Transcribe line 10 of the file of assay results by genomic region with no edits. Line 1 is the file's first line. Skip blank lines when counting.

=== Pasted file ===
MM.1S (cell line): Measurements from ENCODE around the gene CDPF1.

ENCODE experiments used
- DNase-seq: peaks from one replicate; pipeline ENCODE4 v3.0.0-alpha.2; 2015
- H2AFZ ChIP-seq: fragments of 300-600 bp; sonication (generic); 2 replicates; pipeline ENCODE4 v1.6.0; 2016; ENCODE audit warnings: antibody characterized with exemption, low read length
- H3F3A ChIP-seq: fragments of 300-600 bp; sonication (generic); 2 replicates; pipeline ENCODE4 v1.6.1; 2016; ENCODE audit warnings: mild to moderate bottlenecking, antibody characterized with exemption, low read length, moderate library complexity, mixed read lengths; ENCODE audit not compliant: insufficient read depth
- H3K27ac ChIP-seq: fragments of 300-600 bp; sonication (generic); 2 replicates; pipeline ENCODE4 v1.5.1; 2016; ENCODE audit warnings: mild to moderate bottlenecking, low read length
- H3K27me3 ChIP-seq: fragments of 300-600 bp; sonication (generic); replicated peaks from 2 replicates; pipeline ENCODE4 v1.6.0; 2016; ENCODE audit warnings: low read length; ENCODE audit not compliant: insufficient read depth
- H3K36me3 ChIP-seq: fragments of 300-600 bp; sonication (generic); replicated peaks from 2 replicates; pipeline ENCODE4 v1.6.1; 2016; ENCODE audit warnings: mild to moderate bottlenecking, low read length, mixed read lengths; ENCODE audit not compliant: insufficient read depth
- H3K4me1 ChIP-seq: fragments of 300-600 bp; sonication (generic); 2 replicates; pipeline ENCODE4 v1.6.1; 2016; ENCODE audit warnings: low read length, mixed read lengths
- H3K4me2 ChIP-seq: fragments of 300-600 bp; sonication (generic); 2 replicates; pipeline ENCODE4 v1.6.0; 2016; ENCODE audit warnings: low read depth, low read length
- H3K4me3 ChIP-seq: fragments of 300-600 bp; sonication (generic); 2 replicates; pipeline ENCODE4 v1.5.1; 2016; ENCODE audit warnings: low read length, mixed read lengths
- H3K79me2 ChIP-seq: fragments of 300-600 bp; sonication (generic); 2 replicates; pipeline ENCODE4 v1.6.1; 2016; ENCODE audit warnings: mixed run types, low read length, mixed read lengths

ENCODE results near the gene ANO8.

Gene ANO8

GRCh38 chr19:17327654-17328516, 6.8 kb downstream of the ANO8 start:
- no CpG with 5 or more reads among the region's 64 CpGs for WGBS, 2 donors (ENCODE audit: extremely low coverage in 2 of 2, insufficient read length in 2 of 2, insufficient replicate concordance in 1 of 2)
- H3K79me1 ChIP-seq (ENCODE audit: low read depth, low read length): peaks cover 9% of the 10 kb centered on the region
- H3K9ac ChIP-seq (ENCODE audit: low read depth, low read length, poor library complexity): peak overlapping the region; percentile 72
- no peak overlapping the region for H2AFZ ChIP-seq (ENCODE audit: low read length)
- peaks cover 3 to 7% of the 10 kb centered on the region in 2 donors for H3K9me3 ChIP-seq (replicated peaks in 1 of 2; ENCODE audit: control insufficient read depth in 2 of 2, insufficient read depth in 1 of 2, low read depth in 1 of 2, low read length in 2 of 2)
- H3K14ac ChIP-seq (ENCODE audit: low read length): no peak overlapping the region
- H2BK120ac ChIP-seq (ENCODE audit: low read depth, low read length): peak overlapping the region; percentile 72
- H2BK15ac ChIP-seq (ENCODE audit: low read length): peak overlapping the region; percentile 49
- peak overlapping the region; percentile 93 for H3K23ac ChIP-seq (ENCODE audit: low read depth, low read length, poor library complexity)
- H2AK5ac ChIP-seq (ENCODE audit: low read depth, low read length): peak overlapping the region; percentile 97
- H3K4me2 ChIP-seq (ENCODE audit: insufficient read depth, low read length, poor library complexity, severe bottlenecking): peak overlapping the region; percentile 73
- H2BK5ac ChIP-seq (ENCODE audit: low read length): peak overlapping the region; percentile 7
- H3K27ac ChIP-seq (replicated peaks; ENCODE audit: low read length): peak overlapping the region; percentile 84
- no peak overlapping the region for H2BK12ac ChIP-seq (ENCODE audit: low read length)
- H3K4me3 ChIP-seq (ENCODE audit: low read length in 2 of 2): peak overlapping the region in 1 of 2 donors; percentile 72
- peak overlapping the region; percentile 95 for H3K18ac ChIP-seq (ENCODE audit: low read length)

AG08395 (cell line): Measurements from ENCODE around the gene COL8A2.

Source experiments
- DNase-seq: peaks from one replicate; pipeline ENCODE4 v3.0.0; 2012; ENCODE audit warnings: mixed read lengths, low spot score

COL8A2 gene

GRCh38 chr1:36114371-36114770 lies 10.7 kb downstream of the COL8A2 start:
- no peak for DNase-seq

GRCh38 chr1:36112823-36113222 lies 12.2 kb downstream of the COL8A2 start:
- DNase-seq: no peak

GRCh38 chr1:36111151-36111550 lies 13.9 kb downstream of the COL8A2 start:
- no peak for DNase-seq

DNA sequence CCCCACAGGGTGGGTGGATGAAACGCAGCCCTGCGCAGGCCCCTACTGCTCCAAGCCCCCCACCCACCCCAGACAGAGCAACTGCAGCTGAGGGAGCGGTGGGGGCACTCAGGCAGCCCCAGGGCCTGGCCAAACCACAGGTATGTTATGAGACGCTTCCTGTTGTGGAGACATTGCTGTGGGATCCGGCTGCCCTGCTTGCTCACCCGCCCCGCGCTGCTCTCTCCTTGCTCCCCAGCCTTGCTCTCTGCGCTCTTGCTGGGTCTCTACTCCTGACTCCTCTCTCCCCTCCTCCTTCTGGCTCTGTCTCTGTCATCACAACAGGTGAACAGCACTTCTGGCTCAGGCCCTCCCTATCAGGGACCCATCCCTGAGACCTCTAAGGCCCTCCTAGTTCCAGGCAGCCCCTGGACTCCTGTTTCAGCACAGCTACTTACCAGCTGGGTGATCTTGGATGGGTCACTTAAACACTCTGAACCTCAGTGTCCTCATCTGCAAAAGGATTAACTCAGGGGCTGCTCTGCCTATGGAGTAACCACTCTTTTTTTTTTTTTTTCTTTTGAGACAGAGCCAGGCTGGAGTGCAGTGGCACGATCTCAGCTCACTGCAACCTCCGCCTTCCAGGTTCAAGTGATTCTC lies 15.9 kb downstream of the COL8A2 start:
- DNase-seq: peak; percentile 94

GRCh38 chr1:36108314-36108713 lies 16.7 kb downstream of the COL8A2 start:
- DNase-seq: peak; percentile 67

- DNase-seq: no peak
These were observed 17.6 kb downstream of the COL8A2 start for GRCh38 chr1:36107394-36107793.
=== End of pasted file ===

- H3K4me2 ChIP-seq: fragments of 300-600 bp; sonication (generic); 2 replicates; pipeline ENCODE4 v1.6.0; 2016; ENCODE audit warnings: low read depth, low read length